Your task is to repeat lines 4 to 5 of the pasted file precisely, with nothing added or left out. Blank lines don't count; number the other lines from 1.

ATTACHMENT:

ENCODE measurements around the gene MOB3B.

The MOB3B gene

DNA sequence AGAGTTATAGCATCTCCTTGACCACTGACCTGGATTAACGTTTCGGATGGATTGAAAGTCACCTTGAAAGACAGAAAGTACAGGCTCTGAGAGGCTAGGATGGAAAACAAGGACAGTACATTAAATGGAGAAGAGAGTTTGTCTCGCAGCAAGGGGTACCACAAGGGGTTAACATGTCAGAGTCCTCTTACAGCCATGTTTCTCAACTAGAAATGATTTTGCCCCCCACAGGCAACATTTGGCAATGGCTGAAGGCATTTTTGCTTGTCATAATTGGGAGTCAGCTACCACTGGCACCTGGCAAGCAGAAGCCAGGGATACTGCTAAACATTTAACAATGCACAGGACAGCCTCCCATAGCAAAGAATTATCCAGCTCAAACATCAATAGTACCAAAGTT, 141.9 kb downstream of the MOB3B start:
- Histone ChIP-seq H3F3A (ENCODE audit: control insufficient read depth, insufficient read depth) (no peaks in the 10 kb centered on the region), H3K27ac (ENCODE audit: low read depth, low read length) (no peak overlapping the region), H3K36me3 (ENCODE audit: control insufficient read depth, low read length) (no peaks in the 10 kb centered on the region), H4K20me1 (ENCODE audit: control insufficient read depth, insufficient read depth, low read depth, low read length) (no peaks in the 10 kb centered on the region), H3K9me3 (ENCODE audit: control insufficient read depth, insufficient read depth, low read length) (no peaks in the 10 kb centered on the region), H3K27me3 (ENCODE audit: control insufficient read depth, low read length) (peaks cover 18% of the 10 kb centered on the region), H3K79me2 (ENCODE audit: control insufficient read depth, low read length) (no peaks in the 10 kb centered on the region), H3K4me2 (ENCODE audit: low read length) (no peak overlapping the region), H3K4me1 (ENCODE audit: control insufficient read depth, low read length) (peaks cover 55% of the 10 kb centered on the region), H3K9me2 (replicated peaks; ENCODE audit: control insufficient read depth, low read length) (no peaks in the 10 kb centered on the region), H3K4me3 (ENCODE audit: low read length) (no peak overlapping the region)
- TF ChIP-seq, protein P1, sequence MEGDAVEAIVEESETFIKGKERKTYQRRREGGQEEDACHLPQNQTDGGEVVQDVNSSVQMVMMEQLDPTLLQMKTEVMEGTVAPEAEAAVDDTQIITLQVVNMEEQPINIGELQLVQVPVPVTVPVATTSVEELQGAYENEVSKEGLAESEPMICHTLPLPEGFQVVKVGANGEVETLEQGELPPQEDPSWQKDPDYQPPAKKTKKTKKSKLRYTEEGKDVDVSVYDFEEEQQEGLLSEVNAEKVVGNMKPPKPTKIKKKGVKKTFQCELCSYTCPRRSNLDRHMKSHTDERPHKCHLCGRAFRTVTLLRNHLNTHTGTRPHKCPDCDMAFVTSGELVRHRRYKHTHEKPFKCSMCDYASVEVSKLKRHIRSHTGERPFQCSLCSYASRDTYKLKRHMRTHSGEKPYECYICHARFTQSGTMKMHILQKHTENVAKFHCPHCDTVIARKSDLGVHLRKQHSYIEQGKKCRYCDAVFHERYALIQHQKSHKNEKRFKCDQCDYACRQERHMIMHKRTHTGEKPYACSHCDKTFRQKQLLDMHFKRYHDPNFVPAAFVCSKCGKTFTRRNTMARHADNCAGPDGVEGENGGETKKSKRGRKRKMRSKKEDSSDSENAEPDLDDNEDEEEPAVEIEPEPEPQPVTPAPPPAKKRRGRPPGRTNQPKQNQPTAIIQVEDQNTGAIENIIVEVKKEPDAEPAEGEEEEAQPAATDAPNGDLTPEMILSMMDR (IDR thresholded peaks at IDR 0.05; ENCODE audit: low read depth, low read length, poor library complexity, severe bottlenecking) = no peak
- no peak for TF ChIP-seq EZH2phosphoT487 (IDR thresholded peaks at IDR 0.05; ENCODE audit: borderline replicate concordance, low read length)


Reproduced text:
- Histone ChIP-seq H3F3A (ENCODE audit: control insufficient read depth, insufficient read depth) (no peaks in the 10 kb centered on the region), H3K27ac (ENCODE audit: low read depth, low read length) (no peak overlapping the region), H3K36me3 (ENCODE audit: control insufficient read depth, low read length) (no peaks in the 10 kb centered on the region), H4K20me1 (ENCODE audit: control insufficient read depth, insufficient read depth, low read depth, low read length) (no peaks in the 10 kb centered on the region), H3K9me3 (ENCODE audit: control insufficient read depth, insufficient read depth, low read length) (no peaks in the 10 kb centered on the region), H3K27me3 (ENCODE audit: control insufficient read depth, low read length) (peaks cover 18% of the 10 kb centered on the region), H3K79me2 (ENCODE audit: control insufficient read depth, low read length) (no peaks in the 10 kb centered on the region), H3K4me2 (ENCODE audit: low read length) (no peak overlapping the region), H3K4me1 (ENCODE audit: control insufficient read depth, low read length) (peaks cover 55% of the 10 kb centered on the region), H3K9me2 (replicated peaks; ENCODE audit: control insufficient read depth, low read length) (no peaks in the 10 kb centered on the region), H3K4me3 (ENCODE audit: low read length) (no peak overlapping the region)
- TF ChIP-seq, protein P1, sequence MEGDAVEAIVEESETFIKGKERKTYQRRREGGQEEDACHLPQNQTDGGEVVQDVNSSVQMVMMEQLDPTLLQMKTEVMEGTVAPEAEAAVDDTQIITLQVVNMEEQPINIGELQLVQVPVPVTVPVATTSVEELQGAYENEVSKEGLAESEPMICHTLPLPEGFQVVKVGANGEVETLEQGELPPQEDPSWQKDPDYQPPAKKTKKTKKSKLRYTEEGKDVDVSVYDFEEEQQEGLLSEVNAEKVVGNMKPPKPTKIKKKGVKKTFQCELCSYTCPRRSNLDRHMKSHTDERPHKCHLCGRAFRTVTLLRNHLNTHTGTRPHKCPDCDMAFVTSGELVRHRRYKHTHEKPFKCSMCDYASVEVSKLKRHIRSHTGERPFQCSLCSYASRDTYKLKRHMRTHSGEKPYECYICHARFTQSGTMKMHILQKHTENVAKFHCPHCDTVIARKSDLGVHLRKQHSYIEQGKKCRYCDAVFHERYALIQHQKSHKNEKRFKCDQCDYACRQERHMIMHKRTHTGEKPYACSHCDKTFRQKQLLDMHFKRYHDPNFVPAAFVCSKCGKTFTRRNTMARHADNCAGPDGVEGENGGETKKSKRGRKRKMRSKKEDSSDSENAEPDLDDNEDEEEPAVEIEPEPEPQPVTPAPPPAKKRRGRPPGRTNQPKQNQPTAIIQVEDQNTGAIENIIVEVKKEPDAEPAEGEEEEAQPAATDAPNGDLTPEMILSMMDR (IDR thresholded peaks at IDR 0.05; ENCODE audit: low read depth, low read length, poor library complexity, severe bottlenecking) = no peak